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July 18, 2012 Articles

How Wal-Mart v. Dukes Affects Securities-Fraud Class Actions

The Dukes decision adds more fuel to the circuit split over whether materiality must be proven as part of the fraud-on-the-market presumption for class certification.

By Robert H. Bell and Thomas G. Haskins Jr.

District courts and circuit courts continue to grapple with the full import of the U.S. Supreme Court’s landmark decision on class certification in Wal-Mart Stores, Inc. v. Dukes. The way that the courts have applied the Dukes decision in class-certification decisions in securities-fraud class actions has general applicability to other types of class actions.

The Dukes Decision
In Wal-Mart Stores, Inc. v. Dukes, the U.S. Supreme Court reversed a grant of class certification to one of the “most expansive class[es] ever,” which consisted of some 1.5 million women alleging discrimination by their supervisors at Wal-Mart over pay and promotion matters, in violation of Title VII. 131 S. Ct. 2541, 2547 (2011). The plaintiffs’ theory was that Wal-Mart’s strong corporate culture allowed bias against female employees, infecting the decision making of local supervisors (who, according to Wal-Mart, had ample discretion in hiring and promotion decisions) and making all women at the company victims of discriminatory practices. Id. at 2548.

The district court certified the proposed class, which was then affirmed by a divided en banc Court of Appeals for the Ninth Circuit. The Ninth Circuit held that the plaintiffs’ claims for back pay could be part of a Rule 23(b)(2) class because they did not predominate over the requests for injunctive and declaratory relief. Id. at 2550.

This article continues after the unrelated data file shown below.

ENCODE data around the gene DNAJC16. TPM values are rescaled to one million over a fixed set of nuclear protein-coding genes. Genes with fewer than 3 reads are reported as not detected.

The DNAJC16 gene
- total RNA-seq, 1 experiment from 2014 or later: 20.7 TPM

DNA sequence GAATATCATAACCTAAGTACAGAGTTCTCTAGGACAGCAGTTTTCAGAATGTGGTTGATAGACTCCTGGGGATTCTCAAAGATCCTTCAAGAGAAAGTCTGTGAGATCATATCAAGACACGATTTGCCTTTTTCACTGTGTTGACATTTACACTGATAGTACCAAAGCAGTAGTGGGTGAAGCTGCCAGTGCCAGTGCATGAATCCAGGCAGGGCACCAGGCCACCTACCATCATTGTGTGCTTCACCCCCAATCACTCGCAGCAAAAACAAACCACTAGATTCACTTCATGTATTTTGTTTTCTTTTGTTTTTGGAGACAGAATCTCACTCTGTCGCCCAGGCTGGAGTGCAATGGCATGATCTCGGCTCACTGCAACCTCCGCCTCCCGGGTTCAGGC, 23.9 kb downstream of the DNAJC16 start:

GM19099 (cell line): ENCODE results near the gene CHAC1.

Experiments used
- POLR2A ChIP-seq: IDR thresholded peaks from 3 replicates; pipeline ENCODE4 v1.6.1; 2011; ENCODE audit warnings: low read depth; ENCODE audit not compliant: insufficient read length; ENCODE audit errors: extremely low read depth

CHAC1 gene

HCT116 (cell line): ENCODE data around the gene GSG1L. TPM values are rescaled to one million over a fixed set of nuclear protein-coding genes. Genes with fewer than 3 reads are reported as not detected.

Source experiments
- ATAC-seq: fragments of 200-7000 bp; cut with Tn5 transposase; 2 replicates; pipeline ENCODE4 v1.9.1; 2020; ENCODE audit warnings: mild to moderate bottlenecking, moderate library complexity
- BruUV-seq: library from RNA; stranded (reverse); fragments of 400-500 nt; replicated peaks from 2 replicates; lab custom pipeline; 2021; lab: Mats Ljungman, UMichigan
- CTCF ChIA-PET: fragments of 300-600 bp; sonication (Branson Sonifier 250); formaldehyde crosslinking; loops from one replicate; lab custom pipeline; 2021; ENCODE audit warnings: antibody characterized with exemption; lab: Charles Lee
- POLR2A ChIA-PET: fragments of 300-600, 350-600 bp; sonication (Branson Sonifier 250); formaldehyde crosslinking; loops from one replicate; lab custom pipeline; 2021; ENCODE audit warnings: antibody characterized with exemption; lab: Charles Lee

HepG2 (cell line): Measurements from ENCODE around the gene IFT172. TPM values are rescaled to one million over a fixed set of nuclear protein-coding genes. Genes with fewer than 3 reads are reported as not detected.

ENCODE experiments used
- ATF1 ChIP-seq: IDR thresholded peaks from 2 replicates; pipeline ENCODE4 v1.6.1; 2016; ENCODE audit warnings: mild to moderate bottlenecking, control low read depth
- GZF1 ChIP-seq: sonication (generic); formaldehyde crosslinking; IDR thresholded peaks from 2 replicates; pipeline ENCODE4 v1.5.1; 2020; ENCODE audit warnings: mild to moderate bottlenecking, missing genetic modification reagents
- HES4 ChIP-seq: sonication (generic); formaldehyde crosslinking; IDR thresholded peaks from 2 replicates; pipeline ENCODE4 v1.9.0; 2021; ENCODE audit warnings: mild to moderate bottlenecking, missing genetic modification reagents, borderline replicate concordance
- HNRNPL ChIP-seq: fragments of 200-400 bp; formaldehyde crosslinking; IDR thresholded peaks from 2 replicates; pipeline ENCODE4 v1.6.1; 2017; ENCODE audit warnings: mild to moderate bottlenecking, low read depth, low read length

In reversing the Ninth Circuit, the Supreme Court unanimously held that the claims for back pay were improperly certified under Rule 23(b)(2) because claims for monetary relief that are not incidental to the requested injunctive or declaratory relief cannot be certified under Rule 23(b)(2) (and should be part of a Rule 23(b)(3) class instead). Id. at 2557. This portion of the Dukes Court’s analysis is less readily applicable to securities-fraud class actions, which seek monetary relief and certification under Rule 23(b)(3).

The Court split 5–4, however, with respect to its analysis of the commonality requirement under Rule 23(a)(2). Justice Scalia, writing for the majority, observed that what matters for class certification under Rule 23(a)(2) is not common “questions” but common “answers.” Id. at 2551. The claims “must depend upon a common contention” that is “capable of class wide resolution—which means that determination of its truth or falsity will resolve an issue that is central to the validity of each one of the claims in one stroke.” Id. at 2545. It is not enough that members of the class “all suffered a violation of the same provision of law.” Id. at 2551.

The Court found that “significant proof” was absent in the Dukes case, as Wal-Mart had a policy explicitly forbidding sexual discrimination and local supervisors had discretion over employment matters. The Court also disregarded the expert report put forth by the plaintiffs, which sought to demonstrate that Wal-Mart’s corporate culture made it vulnerable to bias, as well as plaintiffs’ statistical and anecdotal evidence. Id. at 2553–56. As a result, the majority concluded that there was not a “common answer to the crucial question of why was I disfavored.” Id. at 2552.